2) And, on a somewhat different note, but still funny, is “The Initiation of a Young Irishman,” by Frank McCourt (even all the decades after high school, it still takes some effort not to refer to him as “Mister McCourt”).
3) I’ve figured out at least one or two problems with The Other Side of the Wind. Two problems, really, but from the same source — the fact that it’s come out so many years after it was supposed to. Because, unusual for a Welles picture, it was clearly intended to be very much of its moment, and that moment is long gone now.
The major problem is that there’s a film within the film, also called “The Other Side of the Wind.” The story of the exterior movie (I’m searching for the best way to clarify this) is the last day of the life of the famous movie director Jake Hannaford (played, wonderfully, by John Huston), who is celebrating his 70th birthday and trying to raise enough money to finish his current film (the interior movie of the same name). It’s pretty obvious that the money won’t be raised, even apart from the fact that we know Hannaford is about to die. (Not a spoiler — that information is revealed right at the beginning, a device Welles used quite a few times, for different reasons.)
The interior movie, which we see quite a few scenes from, is clearly Hannaford’s attempt to make a modern, experimental, slow, apparently plotless, sex&drugs&rockandroll movie, something in the vein of Blowup and other movies which were highly regarded while Welles was making this one. Welles developed a style for it — different from his own — but now, decades away from the genre it was copying (and perhaps parodying), it’s just tedious. Wonderfully framed shots, no apparent story, many elements which could have been shocking at the time but certainly aren’t now — my attention wanders whenever it’s on screen.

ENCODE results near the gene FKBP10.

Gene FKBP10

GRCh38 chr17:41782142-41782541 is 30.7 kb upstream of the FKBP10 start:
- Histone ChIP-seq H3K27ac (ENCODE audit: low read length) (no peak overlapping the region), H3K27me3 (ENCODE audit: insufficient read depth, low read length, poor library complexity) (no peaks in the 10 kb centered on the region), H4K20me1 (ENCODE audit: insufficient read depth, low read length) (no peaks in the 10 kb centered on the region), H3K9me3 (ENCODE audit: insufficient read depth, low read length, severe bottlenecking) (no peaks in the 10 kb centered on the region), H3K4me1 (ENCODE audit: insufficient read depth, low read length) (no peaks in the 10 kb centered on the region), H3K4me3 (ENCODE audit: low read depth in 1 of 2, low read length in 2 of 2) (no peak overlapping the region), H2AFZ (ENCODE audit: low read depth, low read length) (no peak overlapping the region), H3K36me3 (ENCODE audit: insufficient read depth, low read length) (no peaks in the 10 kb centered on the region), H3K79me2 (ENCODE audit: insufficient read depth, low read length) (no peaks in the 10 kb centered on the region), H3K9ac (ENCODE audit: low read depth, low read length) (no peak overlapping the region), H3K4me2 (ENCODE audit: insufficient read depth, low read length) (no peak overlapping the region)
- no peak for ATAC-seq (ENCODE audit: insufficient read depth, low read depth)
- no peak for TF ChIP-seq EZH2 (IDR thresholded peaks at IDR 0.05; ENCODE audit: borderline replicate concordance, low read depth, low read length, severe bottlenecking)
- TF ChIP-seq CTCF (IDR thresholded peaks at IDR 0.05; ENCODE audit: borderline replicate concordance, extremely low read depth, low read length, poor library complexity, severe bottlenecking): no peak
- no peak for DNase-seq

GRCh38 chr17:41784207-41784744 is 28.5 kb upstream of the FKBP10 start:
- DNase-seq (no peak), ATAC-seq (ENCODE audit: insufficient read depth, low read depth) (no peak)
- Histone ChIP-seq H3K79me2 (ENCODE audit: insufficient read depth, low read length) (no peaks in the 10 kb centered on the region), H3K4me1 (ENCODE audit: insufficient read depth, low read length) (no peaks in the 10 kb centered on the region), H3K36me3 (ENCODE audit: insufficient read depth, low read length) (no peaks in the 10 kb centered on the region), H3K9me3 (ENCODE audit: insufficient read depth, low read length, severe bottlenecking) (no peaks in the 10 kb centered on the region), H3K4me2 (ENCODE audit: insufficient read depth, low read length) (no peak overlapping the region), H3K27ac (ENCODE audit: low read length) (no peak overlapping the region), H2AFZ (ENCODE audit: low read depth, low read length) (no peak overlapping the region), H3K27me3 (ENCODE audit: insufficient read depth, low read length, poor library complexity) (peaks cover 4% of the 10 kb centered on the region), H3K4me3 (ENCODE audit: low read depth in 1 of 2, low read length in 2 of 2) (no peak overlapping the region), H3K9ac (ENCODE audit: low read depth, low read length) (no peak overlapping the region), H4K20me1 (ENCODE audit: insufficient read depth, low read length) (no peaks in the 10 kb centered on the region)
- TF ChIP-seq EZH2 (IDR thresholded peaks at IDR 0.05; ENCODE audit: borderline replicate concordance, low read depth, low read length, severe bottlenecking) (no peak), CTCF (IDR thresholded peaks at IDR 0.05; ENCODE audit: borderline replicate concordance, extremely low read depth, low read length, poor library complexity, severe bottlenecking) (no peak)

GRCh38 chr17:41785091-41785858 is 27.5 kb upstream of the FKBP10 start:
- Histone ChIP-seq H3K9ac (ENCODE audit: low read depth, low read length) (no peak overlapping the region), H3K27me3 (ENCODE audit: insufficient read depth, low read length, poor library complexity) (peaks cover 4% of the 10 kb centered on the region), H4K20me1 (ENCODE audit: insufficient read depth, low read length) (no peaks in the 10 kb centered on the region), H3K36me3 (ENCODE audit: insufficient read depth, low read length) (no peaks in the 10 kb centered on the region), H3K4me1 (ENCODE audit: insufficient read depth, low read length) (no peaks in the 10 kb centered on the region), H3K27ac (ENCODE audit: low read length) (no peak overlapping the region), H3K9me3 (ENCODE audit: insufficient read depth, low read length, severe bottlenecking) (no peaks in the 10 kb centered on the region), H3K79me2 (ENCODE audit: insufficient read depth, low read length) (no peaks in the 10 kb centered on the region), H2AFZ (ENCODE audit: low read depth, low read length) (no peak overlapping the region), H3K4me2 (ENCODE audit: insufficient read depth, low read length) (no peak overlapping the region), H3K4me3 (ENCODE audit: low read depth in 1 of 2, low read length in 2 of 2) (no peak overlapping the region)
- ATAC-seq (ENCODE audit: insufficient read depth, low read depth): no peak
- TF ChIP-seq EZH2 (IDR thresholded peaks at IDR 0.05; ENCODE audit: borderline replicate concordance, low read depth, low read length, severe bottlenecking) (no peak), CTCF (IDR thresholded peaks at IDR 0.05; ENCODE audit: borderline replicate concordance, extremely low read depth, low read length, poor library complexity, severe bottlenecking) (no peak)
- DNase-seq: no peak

Which is a shame, since the exterior movie — the story of Hannaford’s final day, and what happens to older directors in general, and all the people around him, with all their different motivations and schemes and secrets — is wonderful.
The other, secondary, problem is also related to the long time between then and now, in that a big theme, gradually revealed, is is that macho, Hemingwayesque Hannaford may actually be attracted to men. He discovers young actors, gets them to star in his movies, and in the process sleeps with their girlfriends (as a way of getting as close to them as he can without stepping over the line).
The idea that Hemingway was way less sexually monolithic than he presented himself was a pretty radical idea at one point, but it certainly isn’t now. Read The Garden of Eden (and I would certainly like to read the unedited version of that book — compared to the heavily edited version that was published long after Hemingway’s death). So, the theme doesn’t carry the weight in the picture that it would have at the time.
Oh, well. It’s much better to have what we have now than to continue to have just a couple of scenes.
4) More of “The Marvel Murder Case” soon, probably tomorrow. A whole chapter in Jan Sleet’s voice — that’s been a rare treat to write, I can tell you.